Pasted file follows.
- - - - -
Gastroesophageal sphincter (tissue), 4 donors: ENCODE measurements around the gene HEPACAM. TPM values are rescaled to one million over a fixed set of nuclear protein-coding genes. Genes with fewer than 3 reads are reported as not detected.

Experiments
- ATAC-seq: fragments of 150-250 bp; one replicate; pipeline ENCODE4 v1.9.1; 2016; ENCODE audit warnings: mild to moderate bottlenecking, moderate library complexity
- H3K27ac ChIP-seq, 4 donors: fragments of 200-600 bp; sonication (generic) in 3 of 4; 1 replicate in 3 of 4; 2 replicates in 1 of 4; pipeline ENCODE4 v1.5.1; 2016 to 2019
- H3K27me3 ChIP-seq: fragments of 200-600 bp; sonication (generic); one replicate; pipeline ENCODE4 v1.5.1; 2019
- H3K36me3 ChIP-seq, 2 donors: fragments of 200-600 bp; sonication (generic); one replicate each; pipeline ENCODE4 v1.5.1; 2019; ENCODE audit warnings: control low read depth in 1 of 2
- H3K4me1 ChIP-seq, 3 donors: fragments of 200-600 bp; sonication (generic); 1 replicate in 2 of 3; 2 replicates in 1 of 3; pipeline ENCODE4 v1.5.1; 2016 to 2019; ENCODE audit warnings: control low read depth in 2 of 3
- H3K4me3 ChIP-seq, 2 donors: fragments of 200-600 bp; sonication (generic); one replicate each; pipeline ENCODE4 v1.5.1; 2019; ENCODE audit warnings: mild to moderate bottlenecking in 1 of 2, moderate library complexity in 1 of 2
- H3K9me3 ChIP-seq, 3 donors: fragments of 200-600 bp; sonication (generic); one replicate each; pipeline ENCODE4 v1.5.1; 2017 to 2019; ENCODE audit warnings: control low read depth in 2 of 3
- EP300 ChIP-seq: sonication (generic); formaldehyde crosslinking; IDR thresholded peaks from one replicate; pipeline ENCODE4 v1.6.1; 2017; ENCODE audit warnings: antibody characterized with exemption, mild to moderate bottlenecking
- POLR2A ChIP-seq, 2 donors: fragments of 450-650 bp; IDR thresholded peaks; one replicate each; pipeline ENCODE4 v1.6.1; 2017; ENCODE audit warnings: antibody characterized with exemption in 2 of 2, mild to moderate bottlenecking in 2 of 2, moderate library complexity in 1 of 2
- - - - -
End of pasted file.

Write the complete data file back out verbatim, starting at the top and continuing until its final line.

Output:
Gastroesophageal sphincter (tissue), 4 donors: ENCODE measurements around the gene HEPACAM. TPM values are rescaled to one million over a fixed set of nuclear protein-coding genes. Genes with fewer than 3 reads are reported as not detected.

Experiments
- ATAC-seq: fragments of 150-250 bp; one replicate; pipeline ENCODE4 v1.9.1; 2016; ENCODE audit warnings: mild to moderate bottlenecking, moderate library complexity
- H3K27ac ChIP-seq, 4 donors: fragments of 200-600 bp; sonication (generic) in 3 of 4; 1 replicate in 3 of 4; 2 replicates in 1 of 4; pipeline ENCODE4 v1.5.1; 2016 to 2019
- H3K27me3 ChIP-seq: fragments of 200-600 bp; sonication (generic); one replicate; pipeline ENCODE4 v1.5.1; 2019
- H3K36me3 ChIP-seq, 2 donors: fragments of 200-600 bp; sonication (generic); one replicate each; pipeline ENCODE4 v1.5.1; 2019; ENCODE audit warnings: control low read depth in 1 of 2
- H3K4me1 ChIP-seq, 3 donors: fragments of 200-600 bp; sonication (generic); 1 replicate in 2 of 3; 2 replicates in 1 of 3; pipeline ENCODE4 v1.5.1; 2016 to 2019; ENCODE audit warnings: control low read depth in 2 of 3
- H3K4me3 ChIP-seq, 2 donors: fragments of 200-600 bp; sonication (generic); one replicate each; pipeline ENCODE4 v1.5.1; 2019; ENCODE audit warnings: mild to moderate bottlenecking in 1 of 2, moderate library complexity in 1 of 2
- H3K9me3 ChIP-seq, 3 donors: fragments of 200-600 bp; sonication (generic); one replicate each; pipeline ENCODE4 v1.5.1; 2017 to 2019; ENCODE audit warnings: control low read depth in 2 of 3
- EP300 ChIP-seq: sonication (generic); formaldehyde crosslinking; IDR thresholded peaks from one replicate; pipeline ENCODE4 v1.6.1; 2017; ENCODE audit warnings: antibody characterized with exemption, mild to moderate bottlenecking
- POLR2A ChIP-seq, 2 donors: fragments of 450-650 bp; IDR thresholded peaks; one replicate each; pipeline ENCODE4 v1.6.1; 2017; ENCODE audit warnings: antibody characterized with exemption in 2 of 2, mild to moderate bottlenecking in 2 of 2, moderate library complexity in 1 of 2